We all clamor for the most perfect rulesets for our beloved Warhammer 40K. But agreeing on exactly what that means is where things start to jump the tracks.
Today let’s talk about the complexity of rulesets, and take a bit of a walk down both the Grimdark’s past and the present. There is a lot of talk about what a “perfect ruleset” looks like and even within a single game we can often see different designer’s takes on the same subject matter.
Let’s break this subject down into the three broad categories of complexity levels, using just the last three incarnations of the Chaos Space Marines codex as (imperfect) examples.
With these, the designer is purposely emphasizing speed of play, and efficiency of design. A certain degree of granularity and detail is purposely removed, and only differences of medium to major sizes would warrant specific rules. Pains are taken to test out the “little fiddly bits” that add complexity for its own sake, often to the detriment of play and the effect of game outcomes.
You could see this in the old 3rd Edition Mini Eldar Codex (as well as all the other of that set of quickly produced codices)
This concept sees the designer striking a middleground between the Streamlined and Detailed ruleset concepts. Minor differences in equipment and units will be represented by rules, but still the desire to remove “fiddly bits” rules that have very little impact on game outcomes remains. The general mantra is one of representing variety in the rules, but making sure it influences gameplay in a meaningful way.
This balanced approach can be seen in many of the most current earlier 8th Edition codices, take for example the initial 2017 Space Marine codex of that edition.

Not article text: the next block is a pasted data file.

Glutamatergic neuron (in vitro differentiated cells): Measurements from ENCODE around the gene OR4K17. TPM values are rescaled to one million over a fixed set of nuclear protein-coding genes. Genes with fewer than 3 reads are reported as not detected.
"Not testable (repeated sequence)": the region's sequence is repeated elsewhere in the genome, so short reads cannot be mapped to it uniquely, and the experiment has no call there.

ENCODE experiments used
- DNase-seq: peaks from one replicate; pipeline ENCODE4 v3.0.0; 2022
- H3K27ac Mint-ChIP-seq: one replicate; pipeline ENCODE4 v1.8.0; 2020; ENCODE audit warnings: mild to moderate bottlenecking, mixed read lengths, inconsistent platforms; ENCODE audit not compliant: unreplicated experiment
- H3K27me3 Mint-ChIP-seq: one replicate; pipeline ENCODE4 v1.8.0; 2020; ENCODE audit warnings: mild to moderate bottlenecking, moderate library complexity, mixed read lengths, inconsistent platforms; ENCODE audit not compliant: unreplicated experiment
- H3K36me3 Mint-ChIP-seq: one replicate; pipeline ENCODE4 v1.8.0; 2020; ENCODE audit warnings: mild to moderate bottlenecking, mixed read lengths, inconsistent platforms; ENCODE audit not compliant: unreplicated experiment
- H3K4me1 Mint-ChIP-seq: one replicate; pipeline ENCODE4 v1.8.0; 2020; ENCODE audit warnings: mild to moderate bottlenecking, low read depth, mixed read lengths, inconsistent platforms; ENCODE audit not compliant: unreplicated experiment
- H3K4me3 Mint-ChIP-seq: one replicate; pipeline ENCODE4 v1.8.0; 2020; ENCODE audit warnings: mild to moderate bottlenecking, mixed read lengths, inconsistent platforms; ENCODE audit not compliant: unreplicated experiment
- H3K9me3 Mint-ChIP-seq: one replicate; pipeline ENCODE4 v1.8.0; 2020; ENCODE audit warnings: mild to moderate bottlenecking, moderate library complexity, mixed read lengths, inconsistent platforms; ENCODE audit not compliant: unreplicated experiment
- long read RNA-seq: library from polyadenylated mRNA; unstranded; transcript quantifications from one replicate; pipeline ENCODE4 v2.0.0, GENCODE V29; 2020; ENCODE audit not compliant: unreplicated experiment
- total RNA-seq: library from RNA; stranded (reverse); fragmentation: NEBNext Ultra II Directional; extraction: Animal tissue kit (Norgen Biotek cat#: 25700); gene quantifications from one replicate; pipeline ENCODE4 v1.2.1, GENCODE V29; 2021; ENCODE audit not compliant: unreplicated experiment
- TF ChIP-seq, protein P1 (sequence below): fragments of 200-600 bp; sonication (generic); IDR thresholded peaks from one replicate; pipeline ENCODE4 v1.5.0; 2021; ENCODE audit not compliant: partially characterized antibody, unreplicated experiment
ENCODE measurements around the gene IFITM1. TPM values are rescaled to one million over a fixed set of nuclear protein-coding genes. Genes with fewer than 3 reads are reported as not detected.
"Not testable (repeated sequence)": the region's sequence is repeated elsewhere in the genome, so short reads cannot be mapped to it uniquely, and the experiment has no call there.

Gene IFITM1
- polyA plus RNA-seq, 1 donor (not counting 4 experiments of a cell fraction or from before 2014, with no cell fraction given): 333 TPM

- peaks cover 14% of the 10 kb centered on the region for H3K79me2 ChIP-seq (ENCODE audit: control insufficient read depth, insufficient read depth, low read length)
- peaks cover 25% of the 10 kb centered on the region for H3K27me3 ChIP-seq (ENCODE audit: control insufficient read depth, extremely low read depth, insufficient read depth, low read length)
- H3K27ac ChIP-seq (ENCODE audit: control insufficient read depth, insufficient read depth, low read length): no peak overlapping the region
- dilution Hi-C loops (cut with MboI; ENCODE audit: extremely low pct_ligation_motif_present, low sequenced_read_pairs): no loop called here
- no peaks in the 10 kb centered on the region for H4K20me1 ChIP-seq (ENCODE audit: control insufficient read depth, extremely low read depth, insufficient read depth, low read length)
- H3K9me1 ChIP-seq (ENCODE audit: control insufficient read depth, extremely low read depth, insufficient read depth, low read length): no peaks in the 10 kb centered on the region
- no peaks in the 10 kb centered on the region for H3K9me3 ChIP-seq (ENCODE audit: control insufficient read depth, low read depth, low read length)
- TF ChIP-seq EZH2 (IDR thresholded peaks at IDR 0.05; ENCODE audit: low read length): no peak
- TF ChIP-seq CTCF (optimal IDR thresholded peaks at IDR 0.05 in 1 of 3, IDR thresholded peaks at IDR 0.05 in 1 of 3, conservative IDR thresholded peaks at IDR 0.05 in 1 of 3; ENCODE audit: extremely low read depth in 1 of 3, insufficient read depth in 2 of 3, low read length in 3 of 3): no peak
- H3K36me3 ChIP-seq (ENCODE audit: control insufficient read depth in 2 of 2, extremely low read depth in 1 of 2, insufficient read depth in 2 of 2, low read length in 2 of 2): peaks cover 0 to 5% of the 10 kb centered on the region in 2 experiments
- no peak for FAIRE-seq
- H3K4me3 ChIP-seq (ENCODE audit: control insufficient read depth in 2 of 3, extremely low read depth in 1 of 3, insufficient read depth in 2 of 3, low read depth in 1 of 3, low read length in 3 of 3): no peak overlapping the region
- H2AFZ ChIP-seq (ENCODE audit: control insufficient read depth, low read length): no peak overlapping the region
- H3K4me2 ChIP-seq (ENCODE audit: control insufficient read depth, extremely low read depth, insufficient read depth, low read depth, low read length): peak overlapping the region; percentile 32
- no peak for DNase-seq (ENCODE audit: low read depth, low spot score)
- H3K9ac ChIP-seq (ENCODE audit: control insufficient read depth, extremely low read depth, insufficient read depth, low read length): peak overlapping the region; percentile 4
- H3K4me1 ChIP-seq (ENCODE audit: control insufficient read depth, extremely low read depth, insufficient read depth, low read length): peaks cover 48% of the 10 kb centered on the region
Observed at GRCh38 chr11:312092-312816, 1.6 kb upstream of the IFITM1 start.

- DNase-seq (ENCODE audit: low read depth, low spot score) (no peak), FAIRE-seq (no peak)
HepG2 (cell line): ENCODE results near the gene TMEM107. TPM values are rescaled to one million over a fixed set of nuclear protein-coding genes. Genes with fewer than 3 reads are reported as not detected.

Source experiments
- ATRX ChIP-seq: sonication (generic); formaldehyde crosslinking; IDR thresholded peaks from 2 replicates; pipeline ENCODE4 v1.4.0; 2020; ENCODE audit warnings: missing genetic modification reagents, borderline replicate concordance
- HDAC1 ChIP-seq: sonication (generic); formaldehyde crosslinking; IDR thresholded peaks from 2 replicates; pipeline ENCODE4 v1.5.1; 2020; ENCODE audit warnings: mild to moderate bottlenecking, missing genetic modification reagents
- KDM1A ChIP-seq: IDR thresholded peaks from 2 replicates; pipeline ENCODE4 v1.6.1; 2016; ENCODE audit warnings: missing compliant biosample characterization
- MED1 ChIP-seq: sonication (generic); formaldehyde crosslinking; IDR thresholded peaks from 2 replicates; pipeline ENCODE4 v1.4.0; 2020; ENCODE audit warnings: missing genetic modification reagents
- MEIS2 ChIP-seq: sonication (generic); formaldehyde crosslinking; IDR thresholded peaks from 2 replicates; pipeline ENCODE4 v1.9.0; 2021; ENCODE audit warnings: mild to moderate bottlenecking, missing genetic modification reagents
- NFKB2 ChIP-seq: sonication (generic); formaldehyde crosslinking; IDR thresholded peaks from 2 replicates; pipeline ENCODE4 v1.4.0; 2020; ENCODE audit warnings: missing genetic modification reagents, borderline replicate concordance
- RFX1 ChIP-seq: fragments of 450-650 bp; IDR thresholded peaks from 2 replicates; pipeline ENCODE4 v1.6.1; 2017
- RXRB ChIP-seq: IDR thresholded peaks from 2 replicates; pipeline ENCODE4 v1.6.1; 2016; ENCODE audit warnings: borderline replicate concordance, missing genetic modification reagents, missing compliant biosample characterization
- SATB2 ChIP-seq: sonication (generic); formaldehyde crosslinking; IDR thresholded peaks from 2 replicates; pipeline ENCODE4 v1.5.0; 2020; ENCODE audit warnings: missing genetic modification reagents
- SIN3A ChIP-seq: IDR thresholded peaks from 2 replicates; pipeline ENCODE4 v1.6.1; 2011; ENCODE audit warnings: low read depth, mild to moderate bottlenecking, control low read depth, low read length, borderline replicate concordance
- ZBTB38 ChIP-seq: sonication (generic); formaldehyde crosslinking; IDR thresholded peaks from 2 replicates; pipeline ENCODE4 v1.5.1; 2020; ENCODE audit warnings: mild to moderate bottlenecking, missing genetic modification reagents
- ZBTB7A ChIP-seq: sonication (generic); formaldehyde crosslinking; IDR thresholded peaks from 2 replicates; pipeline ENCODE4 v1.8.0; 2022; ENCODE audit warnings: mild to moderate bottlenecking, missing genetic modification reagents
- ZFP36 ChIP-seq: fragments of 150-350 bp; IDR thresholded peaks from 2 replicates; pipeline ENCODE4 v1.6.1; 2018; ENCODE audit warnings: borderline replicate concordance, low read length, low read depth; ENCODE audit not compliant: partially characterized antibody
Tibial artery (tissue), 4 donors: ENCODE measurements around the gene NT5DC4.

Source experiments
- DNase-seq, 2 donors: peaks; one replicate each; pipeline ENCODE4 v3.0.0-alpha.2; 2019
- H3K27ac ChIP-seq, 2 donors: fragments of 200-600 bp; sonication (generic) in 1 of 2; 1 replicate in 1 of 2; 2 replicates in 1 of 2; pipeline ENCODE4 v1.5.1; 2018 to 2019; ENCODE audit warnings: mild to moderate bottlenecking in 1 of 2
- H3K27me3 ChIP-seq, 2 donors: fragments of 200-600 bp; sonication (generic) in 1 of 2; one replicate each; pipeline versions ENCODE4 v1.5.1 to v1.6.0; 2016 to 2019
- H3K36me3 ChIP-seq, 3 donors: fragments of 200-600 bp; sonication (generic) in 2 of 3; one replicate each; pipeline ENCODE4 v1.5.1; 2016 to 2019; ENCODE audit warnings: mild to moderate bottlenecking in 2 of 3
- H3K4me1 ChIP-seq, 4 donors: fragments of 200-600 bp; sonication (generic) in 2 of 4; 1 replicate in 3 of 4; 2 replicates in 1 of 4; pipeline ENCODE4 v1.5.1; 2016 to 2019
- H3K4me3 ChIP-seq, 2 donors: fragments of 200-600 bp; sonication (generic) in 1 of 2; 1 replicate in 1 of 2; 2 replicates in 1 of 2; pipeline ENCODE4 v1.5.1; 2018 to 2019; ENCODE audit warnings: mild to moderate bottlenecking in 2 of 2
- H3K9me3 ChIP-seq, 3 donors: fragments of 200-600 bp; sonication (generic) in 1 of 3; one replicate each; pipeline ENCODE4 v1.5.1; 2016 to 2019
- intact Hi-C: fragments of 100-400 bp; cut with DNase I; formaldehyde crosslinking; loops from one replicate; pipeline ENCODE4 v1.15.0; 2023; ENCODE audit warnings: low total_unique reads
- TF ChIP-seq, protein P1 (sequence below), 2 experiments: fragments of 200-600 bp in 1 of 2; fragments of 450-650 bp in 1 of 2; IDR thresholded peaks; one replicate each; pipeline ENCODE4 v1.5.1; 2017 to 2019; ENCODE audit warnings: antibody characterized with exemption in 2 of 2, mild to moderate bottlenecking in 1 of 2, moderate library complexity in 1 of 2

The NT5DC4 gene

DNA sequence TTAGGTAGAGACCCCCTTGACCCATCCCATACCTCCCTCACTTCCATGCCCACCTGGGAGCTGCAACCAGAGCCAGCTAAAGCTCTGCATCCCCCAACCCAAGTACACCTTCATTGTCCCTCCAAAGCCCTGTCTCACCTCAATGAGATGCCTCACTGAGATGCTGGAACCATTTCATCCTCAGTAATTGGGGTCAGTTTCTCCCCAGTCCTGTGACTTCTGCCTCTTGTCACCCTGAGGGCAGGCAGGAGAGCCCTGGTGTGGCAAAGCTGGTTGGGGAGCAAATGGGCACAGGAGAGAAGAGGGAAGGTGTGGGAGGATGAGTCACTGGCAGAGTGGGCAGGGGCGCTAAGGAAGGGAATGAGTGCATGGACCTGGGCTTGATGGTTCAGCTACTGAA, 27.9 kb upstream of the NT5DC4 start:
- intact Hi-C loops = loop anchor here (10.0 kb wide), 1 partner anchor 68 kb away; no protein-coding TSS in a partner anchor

This concept sees the designer moving closer to a “simulation” model. The desire to model not only minor differences in units and equipment, but also subtle and complex interactions of equipment and actions are added in. Abstraction is avoided, and rule mechanics that give a more “detailed” result are desired, even if they affect game outcomes in a very minor way.
This approach can be seen in the semi-legendary 3.5 Edition Chaos Marine codex, and the Rube Goldberg brand new Adeptus Mechanicus 9th Edition Codex.
Fun and Examples
In theory, any of these can be designed to yield a fun game experience, and problems only arise when a set of armies for a single gamesystem has more than one of these approaches between them that have to play against each other. With the hyper-fast release schedule for 40K codexes (current events notwithstanding), we can see the ebb and flow of the GW Design Studio’s philosophy as it shifts from year to year.
The current codices coming out of the GW Design Studio seemed to be slowly increasing the complexity level from the previous streamlined approach (remember the 8th Index books) to a roughly Middleground Position. But the two most recent codices, Drukhari and Adeptus Mechanicus have sharply increased the complexity in short order. In an era of industry streamlining and shortening of games, a level of complexity that used to be the hallmark of games like Warmachine, seems to slowly but surely making its way into the Grimdark.
It will be up to the players to decide whether this is a good or bad thing.
~So at the end of the day my question to you is simple – What do you prefer and why? Where do want to see 40K go with complexity in the future?